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Cloud Computing: 4,500 Amazon employees just tore into Jeff Bezos’ lack of leadership on climate change

Cloud Computing:

  • More than 4,520 Amazon employees signed an open letter to Jeff Bezos demanding the company get serious about climate change.
  • The letter comes days after a Gizmodo report revealed how aggressively Amazon is courting oil and gas companies.
  • The signatories made a series of demands, ranging from an emissions-cutting timeline, to a demand for fair treatment of employees during extreme weather events.
  • Visit BusinessInsider.com for more stories.

More than 4,500 Amazon employees published an open letter to Jeff Bezos on Wednesday demanding the company do more to address climate change, saying leadership is “urgently needed.”

“We believe this is a historic opportunity for Amazon to stand with employees and signal to the world that we’re ready to be a climate leader,” the letter reads. The signatories include a huge range of Amazon employees including engineers, warehouse workers, and salespeople.

See also: Amazon warehouse employees speak out about the ‘brutal’ reality of working during the holidays, when 60-hour weeks are mandatory and ambulance calls are common

The letter picks apart five elements of Amazon’s sustainability policy which employees finds lacking:

1. Amazon is being too vague

The letter says Amazon hasn’t been transparent about its plans to attain 100% renewable energy. It points out that a target date hasn’t been given for this goal. Moreover, it says that given the company’s ever-expanding growth, a commitment to net-zero shipments could still mean it’s polluting more in 10 years’ time than it is today.

2. The concept of “shipment zero” is broken

The signatories take issue with the company’s commitment to “shipment zero,” i.e. completely offsetting the carbon emissions generated by Amazon deliveries. The signatories write that offsetting emissions is not synonymous with ceasing to be a polluter, pointing to the fact that Amazon recently purchased 20,000 new diesel vans.

An Amazon van.

“Offsets can entail forest management policies that displace Indigenous communities, and they do nothing to reduce our diesel pollution which disproportionately harms communities of color,” it says.

3. Amazon is getting into bed with big oil

The letter criticises Amazon’s relationship with oil and gas companies. “To avert catastrophic warming, the science is clear: we must keep fossil fuels in the ground,” it says.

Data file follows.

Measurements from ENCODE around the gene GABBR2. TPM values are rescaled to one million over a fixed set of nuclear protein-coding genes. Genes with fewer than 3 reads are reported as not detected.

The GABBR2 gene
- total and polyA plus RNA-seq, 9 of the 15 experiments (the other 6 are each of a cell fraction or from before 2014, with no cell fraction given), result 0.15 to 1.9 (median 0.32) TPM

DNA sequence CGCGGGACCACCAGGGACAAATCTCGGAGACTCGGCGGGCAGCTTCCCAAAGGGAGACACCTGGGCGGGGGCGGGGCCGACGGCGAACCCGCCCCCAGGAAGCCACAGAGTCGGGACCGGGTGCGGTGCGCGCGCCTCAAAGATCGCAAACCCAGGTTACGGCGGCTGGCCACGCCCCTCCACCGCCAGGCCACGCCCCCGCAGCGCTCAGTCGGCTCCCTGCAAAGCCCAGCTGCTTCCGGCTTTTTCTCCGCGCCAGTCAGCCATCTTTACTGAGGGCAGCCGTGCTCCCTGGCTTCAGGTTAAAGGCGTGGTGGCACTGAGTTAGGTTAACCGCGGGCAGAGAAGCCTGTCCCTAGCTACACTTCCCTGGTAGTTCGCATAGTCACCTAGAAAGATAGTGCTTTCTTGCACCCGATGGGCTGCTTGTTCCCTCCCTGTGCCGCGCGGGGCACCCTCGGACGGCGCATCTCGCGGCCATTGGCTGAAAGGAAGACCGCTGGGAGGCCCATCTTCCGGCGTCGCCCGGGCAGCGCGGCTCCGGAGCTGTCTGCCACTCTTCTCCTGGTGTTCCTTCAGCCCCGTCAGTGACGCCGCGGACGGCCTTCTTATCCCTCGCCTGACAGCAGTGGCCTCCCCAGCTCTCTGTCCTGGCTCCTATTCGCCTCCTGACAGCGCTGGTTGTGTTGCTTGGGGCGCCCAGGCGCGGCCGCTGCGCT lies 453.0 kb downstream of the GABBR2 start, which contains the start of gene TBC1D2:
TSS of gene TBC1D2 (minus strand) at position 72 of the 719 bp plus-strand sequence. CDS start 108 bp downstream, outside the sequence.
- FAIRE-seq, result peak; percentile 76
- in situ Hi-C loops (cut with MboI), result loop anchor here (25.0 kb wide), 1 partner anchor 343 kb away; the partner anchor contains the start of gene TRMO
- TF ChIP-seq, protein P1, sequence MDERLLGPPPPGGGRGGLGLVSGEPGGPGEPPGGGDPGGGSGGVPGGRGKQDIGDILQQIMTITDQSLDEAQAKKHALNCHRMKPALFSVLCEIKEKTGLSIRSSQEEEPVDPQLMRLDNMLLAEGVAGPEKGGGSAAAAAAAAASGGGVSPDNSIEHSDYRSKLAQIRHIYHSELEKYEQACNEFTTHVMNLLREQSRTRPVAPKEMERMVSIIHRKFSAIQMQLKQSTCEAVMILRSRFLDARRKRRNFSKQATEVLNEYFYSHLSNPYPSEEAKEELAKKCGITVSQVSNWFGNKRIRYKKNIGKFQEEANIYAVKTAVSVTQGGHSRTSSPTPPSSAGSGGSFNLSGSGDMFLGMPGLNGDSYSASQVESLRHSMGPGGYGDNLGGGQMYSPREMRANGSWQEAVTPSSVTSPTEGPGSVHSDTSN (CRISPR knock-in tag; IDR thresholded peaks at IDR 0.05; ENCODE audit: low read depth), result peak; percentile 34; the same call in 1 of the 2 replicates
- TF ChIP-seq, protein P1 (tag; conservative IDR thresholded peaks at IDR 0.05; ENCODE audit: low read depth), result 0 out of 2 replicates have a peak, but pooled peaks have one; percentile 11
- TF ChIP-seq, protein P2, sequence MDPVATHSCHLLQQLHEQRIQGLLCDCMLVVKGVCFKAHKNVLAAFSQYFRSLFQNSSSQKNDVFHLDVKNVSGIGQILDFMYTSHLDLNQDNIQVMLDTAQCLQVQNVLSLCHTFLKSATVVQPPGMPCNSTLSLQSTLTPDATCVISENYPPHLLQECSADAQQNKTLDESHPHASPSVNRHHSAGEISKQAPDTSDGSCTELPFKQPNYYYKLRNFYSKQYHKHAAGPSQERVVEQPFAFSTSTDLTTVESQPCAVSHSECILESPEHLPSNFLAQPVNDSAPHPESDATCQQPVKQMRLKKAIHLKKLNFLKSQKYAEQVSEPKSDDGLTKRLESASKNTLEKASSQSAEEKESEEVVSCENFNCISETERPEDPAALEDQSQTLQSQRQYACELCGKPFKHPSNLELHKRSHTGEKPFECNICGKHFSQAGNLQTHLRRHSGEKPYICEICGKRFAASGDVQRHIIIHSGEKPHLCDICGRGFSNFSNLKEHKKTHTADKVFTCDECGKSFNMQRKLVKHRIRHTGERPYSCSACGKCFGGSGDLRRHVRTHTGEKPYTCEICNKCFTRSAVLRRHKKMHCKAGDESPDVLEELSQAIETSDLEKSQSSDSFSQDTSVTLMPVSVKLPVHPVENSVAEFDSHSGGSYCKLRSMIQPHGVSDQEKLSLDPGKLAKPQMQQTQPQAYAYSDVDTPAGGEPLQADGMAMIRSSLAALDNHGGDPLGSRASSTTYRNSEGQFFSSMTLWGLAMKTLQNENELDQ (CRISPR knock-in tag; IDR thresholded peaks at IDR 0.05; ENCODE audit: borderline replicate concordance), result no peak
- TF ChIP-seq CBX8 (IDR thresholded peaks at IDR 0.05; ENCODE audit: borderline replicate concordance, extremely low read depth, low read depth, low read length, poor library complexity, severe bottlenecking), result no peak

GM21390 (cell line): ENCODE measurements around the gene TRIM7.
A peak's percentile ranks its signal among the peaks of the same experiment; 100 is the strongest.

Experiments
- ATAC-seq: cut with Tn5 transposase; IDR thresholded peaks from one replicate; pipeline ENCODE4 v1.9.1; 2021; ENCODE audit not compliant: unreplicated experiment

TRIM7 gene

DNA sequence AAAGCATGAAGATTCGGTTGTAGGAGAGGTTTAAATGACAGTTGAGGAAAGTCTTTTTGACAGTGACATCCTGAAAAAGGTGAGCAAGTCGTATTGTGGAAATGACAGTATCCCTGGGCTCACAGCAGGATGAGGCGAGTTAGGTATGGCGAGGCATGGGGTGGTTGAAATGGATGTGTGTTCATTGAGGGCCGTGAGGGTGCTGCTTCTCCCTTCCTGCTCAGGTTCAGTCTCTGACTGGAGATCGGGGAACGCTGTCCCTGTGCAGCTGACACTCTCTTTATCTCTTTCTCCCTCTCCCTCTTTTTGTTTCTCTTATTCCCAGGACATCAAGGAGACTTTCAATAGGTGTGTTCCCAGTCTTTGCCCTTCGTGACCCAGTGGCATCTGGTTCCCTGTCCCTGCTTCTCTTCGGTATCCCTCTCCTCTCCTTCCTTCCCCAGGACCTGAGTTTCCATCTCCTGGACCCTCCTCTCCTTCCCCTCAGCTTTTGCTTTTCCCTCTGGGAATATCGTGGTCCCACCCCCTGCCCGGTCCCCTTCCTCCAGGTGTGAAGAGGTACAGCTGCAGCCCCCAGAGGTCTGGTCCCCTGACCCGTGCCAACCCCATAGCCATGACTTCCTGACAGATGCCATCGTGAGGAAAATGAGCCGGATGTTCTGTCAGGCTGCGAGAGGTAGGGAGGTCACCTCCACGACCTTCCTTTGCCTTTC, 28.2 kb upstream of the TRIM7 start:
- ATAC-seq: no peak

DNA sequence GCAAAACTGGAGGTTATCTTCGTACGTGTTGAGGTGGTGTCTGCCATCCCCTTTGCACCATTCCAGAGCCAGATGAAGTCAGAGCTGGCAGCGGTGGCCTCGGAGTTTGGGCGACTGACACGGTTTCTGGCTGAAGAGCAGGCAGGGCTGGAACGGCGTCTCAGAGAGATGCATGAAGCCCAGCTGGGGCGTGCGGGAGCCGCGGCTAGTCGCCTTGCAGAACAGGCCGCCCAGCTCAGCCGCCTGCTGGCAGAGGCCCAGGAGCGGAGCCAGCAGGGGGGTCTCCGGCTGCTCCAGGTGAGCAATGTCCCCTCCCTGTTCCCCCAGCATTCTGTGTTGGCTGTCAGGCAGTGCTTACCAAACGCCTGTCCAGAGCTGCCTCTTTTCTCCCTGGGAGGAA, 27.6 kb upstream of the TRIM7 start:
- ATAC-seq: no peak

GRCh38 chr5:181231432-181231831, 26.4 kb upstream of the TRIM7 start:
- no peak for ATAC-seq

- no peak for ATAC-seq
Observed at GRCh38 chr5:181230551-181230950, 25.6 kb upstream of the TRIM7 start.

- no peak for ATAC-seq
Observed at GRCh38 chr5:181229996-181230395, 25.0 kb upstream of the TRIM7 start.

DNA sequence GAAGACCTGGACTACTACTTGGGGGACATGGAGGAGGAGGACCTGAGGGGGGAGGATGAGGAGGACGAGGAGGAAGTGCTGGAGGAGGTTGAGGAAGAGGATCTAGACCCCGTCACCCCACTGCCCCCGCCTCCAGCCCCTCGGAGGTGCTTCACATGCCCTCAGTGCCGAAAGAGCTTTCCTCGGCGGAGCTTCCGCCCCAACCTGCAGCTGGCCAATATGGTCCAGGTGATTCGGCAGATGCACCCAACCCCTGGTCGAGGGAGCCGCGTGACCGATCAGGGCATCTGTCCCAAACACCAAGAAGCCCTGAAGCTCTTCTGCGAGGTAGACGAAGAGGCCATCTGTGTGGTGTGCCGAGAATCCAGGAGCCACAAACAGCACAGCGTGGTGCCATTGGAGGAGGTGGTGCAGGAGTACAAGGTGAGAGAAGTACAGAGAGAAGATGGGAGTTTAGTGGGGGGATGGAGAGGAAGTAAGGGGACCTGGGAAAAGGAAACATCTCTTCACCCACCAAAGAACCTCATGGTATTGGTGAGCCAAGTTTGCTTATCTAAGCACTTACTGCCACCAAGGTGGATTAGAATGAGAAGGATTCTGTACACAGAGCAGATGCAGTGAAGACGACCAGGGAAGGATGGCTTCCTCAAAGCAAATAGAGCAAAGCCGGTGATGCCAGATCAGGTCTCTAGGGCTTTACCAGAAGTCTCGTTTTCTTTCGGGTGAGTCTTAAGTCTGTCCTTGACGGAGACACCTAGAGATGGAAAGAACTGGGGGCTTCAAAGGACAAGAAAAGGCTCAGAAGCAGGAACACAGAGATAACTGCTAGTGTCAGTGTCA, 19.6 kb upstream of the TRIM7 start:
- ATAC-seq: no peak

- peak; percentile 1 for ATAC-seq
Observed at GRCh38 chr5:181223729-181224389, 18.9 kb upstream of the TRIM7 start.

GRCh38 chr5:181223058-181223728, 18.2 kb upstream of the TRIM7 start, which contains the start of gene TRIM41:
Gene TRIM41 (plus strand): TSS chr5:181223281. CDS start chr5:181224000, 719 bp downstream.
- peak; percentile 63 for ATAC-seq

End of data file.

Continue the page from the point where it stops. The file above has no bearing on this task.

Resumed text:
The open letter comes after a Gizmodo report published Monday on Amazon’s avid courting of the oil and gas industries. The report also details how Amazon’s plans to switch to 100% renewable energy have plateaued, saying that the company’s clean energy plans have “stalled out” over the past two years.

4. Amazon donates to politicians who oppose climate legislation

According to the letter, while Amazon has backed some organisations focussed on sustainability, it also donated to 68 members of Congress in 2018 who voted against climate legislation “100% of the time.”

5. Amazon’s renewable energy efforts lack context

The letter implies that some of Amazon’s publicly touted efforts to increase its renewable energy sources aren’t as flashy as they appear. As an example, the letter picks up on Amazon’s commitment to build at least 50 solar installations for its warehouses by 2020.

“This represents only 6% of buildings in our global fulfillment network and a fraction of our overall carbon footprint,” the letter says.

The inside of an Amazon warehouse, or “fulfillment centre.”
Avery Hartmans/Business Insider

This isn’t the first time Amazon has been criticised for paying lip service to green energy. In a February 2019 report, Greenpeace slammed the company for not living up to its promises. The report took issue with how Amazon was powering its Amazon Web Services (AWS) cloud data centres.

“Despite Amazon’s public commitment to renewable energy, the world’s largest cloud computing company is hoping no one will notice that it’s still powering its corner of the internet with dirty energy,” Greenpeace USA Senior Corporate Campaigner Elizabeth Jardim said in a statement at the time.

The demands from Amazon employees

The letter ends with a series of demands, some more specific than others.

It says Amazon should commit to cutting emissions by 50% by 2030 and 100% by 2050, a

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